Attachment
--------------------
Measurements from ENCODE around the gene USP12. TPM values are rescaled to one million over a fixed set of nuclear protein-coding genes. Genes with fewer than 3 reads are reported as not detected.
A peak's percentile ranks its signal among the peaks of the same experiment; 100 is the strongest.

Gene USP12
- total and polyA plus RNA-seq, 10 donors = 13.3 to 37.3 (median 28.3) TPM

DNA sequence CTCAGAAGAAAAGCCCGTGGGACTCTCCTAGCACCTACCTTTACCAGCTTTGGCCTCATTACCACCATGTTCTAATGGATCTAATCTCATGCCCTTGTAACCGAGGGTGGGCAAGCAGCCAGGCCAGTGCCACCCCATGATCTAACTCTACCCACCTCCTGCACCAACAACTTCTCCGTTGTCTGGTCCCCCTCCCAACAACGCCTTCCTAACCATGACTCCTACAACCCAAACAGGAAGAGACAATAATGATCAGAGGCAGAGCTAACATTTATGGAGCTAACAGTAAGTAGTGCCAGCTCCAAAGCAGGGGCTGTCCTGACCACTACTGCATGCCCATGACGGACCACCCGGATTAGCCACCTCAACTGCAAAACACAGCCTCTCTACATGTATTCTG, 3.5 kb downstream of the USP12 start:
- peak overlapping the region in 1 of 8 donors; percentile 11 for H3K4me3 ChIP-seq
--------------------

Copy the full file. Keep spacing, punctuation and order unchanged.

Measurements from ENCODE around the gene USP12. TPM values are rescaled to one million over a fixed set of nuclear protein-coding genes. Genes with fewer than 3 reads are reported as not detected.
A peak's percentile ranks its signal among the peaks of the same experiment; 100 is the strongest.

Gene USP12
- total and polyA plus RNA-seq, 10 donors = 13.3 to 37.3 (median 28.3) TPM

DNA sequence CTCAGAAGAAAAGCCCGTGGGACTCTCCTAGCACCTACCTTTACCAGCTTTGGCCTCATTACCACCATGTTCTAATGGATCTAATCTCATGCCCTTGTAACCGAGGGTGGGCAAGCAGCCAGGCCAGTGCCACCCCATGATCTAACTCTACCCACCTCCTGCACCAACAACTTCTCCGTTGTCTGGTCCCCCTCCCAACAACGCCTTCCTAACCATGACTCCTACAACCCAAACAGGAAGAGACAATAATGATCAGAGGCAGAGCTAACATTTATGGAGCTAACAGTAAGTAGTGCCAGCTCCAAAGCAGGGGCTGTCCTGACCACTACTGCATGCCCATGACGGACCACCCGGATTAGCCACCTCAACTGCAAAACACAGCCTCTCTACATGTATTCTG, 3.5 kb downstream of the USP12 start:
- peak overlapping the region in 1 of 8 donors; percentile 11 for H3K4me3 ChIP-seq